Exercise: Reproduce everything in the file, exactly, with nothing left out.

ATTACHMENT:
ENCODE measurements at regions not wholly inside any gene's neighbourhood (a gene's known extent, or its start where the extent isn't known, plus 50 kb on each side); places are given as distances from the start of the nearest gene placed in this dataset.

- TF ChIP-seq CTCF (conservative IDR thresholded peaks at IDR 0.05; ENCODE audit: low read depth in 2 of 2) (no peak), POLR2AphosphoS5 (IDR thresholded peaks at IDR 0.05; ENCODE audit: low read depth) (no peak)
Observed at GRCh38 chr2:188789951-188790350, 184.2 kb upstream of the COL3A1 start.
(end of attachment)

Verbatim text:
ENCODE measurements at regions not wholly inside any gene's neighbourhood (a gene's known extent, or its start where the extent isn't known, plus 50 kb on each side); places are given as distances from the start of the nearest gene placed in this dataset.

- TF ChIP-seq CTCF (conservative IDR thresholded peaks at IDR 0.05; ENCODE audit: low read depth in 2 of 2) (no peak), POLR2AphosphoS5 (IDR thresholded peaks at IDR 0.05; ENCODE audit: low read depth) (no peak)
Observed at GRCh38 chr2:188789951-188790350, 184.2 kb upstream of the COL3A1 start.